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Arroyo Grande mayor accused of misconduct, Brown Act violations

Arroyo Grande Mayor Jim Hill at City Council chambers in Arroyo Grande.
Arroyo Grande Mayor Jim Hill at City Council chambers in Arroyo Grande. ldickinson@thetribunenews.com

The Arroyo Grande City Council will consider spending $15,000 for an independent investigation into allegations that Mayor Jim Hill violated the Brown Act by disclosing confidential information from a closed session and from confidential documents, among other accusations.

The allegations arose at a Jan. 24 council meeting, where public speakers accused Hill of sharing confidential information with third parties outside the council, performing “improper unilateral actions” and interfering with the administration of the city and the South San Luis Obispo County Sanitation District, of which he is a member as the Arroyo Grande representative, according to a city staff report.

Among the allegations were claims Hill had shared his city email password with his wife, talked about closed-session items in public restaurants and called for employee reviews of staff for the purpose of dismissing them.

“The biggest problem I have is I no longer feel this council member is looking out for what is in the best interest of the city of Arroyo Grande or the ratepayers of the sanitation district,” Arroyo Grande resident Patty Welsh said during the meeting. “I am no longer sure if it is our council member setting policy on the sanitation district, or someone very close to him.”

Hill did not respond to requests for comment Friday night, but in an email sent to news outlets after the January meeting, he attributed most of the accusations to long-standing friction between himself and speakers Mary Lucey and Matt Guerrero — both former members of the Oceano Community Services District board — stemming from his well-documented opposition to John Wallace, the sanitation district’s former plant administrator.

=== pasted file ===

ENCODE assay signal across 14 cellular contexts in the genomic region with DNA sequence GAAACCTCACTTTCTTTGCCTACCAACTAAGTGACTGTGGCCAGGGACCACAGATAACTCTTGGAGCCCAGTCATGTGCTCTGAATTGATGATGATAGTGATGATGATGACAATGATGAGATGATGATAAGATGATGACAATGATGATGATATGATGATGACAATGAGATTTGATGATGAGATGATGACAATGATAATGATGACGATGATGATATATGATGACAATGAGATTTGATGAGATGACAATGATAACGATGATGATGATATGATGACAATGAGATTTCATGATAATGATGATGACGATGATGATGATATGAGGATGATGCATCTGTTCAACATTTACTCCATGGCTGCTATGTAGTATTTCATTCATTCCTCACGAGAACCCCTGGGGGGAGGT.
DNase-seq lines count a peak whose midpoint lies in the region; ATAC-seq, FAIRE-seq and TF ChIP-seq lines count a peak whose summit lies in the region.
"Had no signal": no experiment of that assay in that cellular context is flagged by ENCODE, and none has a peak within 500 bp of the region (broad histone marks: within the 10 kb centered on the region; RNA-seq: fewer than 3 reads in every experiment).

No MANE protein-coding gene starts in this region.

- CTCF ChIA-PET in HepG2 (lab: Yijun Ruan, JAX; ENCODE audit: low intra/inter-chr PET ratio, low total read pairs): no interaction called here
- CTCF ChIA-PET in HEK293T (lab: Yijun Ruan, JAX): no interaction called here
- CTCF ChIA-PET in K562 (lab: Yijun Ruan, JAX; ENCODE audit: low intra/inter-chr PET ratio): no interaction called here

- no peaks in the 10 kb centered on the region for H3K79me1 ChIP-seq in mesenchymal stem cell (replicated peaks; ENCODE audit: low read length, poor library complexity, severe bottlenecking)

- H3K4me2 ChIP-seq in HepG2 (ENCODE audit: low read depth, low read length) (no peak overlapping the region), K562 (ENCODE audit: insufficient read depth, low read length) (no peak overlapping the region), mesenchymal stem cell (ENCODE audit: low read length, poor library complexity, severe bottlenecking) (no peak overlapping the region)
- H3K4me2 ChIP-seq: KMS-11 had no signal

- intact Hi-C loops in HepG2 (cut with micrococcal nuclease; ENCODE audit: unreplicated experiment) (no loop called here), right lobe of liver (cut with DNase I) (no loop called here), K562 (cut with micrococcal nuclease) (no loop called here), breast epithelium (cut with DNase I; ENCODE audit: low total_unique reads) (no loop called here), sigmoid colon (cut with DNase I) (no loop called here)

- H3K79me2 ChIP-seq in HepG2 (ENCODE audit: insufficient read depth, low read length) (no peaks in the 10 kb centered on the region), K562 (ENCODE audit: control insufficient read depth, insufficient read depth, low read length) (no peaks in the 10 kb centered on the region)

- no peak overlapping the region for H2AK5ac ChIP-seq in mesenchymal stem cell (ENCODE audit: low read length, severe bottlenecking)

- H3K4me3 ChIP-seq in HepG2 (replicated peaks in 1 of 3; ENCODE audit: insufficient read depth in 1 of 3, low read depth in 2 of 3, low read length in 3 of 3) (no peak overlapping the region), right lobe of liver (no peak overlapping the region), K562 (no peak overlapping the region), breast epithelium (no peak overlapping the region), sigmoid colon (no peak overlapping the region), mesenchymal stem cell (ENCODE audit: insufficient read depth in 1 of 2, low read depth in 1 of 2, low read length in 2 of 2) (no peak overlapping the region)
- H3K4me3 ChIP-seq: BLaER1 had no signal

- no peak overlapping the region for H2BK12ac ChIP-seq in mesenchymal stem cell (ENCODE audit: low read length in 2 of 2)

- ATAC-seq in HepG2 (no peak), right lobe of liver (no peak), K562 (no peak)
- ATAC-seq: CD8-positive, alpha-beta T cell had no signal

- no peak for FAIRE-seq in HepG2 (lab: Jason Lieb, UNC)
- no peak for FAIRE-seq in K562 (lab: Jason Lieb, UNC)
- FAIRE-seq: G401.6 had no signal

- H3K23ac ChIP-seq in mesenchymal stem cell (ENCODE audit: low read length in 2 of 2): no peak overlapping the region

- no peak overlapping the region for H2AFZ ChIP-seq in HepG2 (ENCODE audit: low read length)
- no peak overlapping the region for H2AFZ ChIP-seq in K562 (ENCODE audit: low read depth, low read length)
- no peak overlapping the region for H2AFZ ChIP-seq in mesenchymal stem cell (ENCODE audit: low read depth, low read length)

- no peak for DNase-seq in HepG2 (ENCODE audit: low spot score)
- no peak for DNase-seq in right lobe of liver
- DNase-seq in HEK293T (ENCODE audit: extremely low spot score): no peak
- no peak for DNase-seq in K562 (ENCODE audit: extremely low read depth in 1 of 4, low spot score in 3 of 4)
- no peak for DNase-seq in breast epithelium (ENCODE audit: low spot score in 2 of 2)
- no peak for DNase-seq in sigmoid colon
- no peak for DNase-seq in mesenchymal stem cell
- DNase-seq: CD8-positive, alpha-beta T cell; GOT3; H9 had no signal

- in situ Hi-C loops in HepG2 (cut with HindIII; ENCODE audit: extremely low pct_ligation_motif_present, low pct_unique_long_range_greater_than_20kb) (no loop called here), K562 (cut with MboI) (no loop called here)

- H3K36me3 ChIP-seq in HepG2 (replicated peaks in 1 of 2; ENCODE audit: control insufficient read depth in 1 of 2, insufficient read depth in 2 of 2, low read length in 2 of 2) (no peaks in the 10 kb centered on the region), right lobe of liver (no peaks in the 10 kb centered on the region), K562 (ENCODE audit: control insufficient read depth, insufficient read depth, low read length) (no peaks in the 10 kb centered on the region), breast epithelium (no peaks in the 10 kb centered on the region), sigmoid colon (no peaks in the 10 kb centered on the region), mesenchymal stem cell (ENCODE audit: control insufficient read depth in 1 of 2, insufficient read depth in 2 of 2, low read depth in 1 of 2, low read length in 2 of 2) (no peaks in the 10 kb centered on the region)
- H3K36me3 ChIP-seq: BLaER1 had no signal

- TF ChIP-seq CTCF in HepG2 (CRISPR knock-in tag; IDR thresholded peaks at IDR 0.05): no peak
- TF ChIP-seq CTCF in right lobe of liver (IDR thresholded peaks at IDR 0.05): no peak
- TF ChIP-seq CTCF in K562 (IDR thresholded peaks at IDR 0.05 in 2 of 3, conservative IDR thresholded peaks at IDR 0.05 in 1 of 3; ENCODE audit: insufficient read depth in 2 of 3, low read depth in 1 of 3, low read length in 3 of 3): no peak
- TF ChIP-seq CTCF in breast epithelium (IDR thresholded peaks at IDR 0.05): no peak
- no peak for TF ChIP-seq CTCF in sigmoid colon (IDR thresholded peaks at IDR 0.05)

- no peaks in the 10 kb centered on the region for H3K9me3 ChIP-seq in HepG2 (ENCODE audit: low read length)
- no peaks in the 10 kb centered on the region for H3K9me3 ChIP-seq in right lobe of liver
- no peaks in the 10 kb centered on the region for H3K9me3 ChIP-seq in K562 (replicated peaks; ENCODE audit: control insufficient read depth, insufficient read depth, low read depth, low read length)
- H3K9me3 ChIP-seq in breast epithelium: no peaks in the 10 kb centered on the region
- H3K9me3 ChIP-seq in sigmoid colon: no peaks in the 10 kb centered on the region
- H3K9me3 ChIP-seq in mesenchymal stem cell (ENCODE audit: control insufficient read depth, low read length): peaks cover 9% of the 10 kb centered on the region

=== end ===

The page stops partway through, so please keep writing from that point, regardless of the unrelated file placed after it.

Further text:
(The San Luis Obispo County District Attorney’s Office filed felony charges against Wallace late last month following a 10-month investigation into conflict of interest allegations.)

In the email, Hill asserted that he has not shared his password with his wife and has never given out “specifically confidential or attributable information” about closed-session items.

“As mayor, the Health and Safety Code provides that I be the sanitation district board member,” Hill wrote. “I take that responsibility very seriously. I will continue there to act in the best interests of ratepayers, employees and regional cooperation.”

Interim City Manager Bob McFall performed an initial review of the allegations following the January meeting before contacting law firm Liebert Cassidy Whitmore, which specializes in public agency personnel matters, according to the staff report for Tuesday’s council meeting. Attorneys from the firm indicated there was sufficient information to warrant an independent investigation.

On Tuesday, the council will consider paying between $10,000 and $15,000 to conduct an independent investigation.

“It is critical that the investigation be performed by someone who is viewed by all as credible, objective and impartial,” read the staff report. “(Liebert Cassidy Whitmore) is highly regarded in matters such as this, and the city has had previous successful experiences with the firm on other matters.”

The investigator would interview witnesses and review documents, and then prepare a written report of findings. LCW would then review the findings and prepare legal conclusions and recommendations. The process would take between four to six weeks.

Kaytlyn Leslie: 805-781-7928, @kaytyleslie

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